When it comes to business expansion and recruitment, Arizona and Texas are two of the most successful and competitive states in the country.
Both have emerged from the pandemic era with more jobs than before it started. With low tax rates and friendly business climates, both continue to be top targets for companies moving from states with higher tax rates, like California.
While they compete for business, they compete for talent, too.
And Texas business leaders snared some talent from Arizona a little over a year ago when they recruited Glenn Hamer. Hamer had a 14-year run as CEO of the Arizona Chamber of Commerce and Industry before accepting a job leading the Texas Association of Business, a similar group there.
Under his leadership, the Arizona chamber became the state’s most powerful business advocacy group, scoring a host of public policy wins that, among other things, cut the state’s corporate income tax rate, lowered commercial property tax assessment ratios and increased capital investment in Arizona.
Those achievements strengthened Arizona’s business climate and positioned it to compete with competitors like Texas, which has an advantage in the sheer size of its economy.
“Texas hosts about 50 Fortune 500 companies and attracts more. The economy is massive and diversified. At about $2 trillion, it’s ranked as the ninth largest in the world among countries,” Hamer says. “Texas is also far and away the largest export state. I really look at the state as a country in terms of the output here.”
Despite the size differences, there are common traits in both states that give them high appeal as well as a competitive edge. “Arizona and Texas feel like cousins. We’re both border states. We’re both growing fast. We’re both well-governed,” Hamer says.
Hamer did significant work to keep the tax structure low in Arizona and that’s a priority for him in Texas, as well. “We are working on tax policies that will keep Texas in the lead for major capital projects and workforce issues around the clock. Given that Texas is the energy capital of the world, this area is also critical for us. It’s more important than ever that the U.S. takes an all-of-the-above strategy to power our economy and keep the free world brimming with energy. Then, Texas can lead the way as the country’s leading producer of natural gas, oil, wind and hydrogen and now also as a powerhouse for electric car production with Tesla.”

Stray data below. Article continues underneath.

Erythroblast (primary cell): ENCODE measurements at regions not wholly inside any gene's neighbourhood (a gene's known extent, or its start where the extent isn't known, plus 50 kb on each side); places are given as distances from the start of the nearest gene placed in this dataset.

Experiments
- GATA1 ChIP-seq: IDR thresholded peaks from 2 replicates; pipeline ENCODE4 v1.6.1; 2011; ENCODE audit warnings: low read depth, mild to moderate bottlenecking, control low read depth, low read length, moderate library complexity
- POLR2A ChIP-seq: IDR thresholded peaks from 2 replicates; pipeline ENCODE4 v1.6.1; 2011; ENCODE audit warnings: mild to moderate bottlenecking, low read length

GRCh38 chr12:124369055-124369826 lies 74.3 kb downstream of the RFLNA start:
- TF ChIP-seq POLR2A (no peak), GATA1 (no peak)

One of the prime lures common to both states is they both have a welcoming attitude. “Arizona is a welcoming state. It’s very easy for someone new to fit right in. Something like 70% of adults moved in from somewhere else. As a guy who moved to Arizona after growing up in New York, I couldn’t believe how friendly the people were to me.”
Hamer has discovered a similar attitude in the Longhorn state. “Texas is just as welcoming but comes with a twist: roots. Something like 80% of Texans remain in Texas. We have people at TAB who are sixth and seventh generation, and that’s not uncommon. These roots mean that while you’re coming into a warm, great place, there are a few more controls on the speed of joining the big kids’ table, so to speak.”
Part of the welcoming environment is establishing a network of relationships, which is key to any leader.
Hamer had a long list of mentors whom he credits for his success in Arizona, including a handful of well-known leaders from the private sector: Steve Twist, Michael Bidwill, Reg Ballantyne, Pat Barnes and the late Doug Yonko; and the public sector: Sen. Jon Kyl, Gov. Doug Ducey and Arizona Commerce Authority CEO Sandra Watson.
With one year now under his belt now in Texas, he’s assembling his network there and has spent a lot of time traveling throughout the state hearing from leaders.
“When you take on a new job, you need to work extra hard and listen to all the people who will talk to you about the organization. You need to understand what people like and what they want to improve,” he says. “You learn by listening, asking the right questions, and making clear that their words will be respected and incorporated into how you approach your job.”
Hamer quickly adapted to Arizona’s lifestyle and it looks like he’s doing the same thing in Texas. “You also need to embrace the culture,” he says. “For me, that meant getting a pair of Lucchese boots, eating lots of BBQ, and beginning to learn the Texas two-step.”
Hamer was quick on his feet in Arizona, and it looks like that’s working for him in Texas, too.
Arizona vs. Texas
- Small businesses: 610,000 ventures
- 99.5% of business market
- 1.1 million employees
- 43% of state workforce
- Top industries: real estate and rental and leasing; and professional, scientific and technical services
- Small businesses: 3 million ventures
- 99.8% of business market
- 4.9 million workers
- 45% of state workforce
- Top industries: construction; and professional, scientific and technical services
Source: Small Business Administration
Don Henninger, executive director of Scottsdale Coalition of Today & Tomorrow (SCOTT), spent more than 30 years in the newspaper business in the Valley with The Arizona Republic and Phoenix Gazette, where he served in numerous roles, including managing editor, and at the Phoenix Business Journal, where he was publisher for 14 years. SCOTT is a nonprofit group of business and civic leaders who work to educate and advocate for issues important to the city’s economic health and quality of life.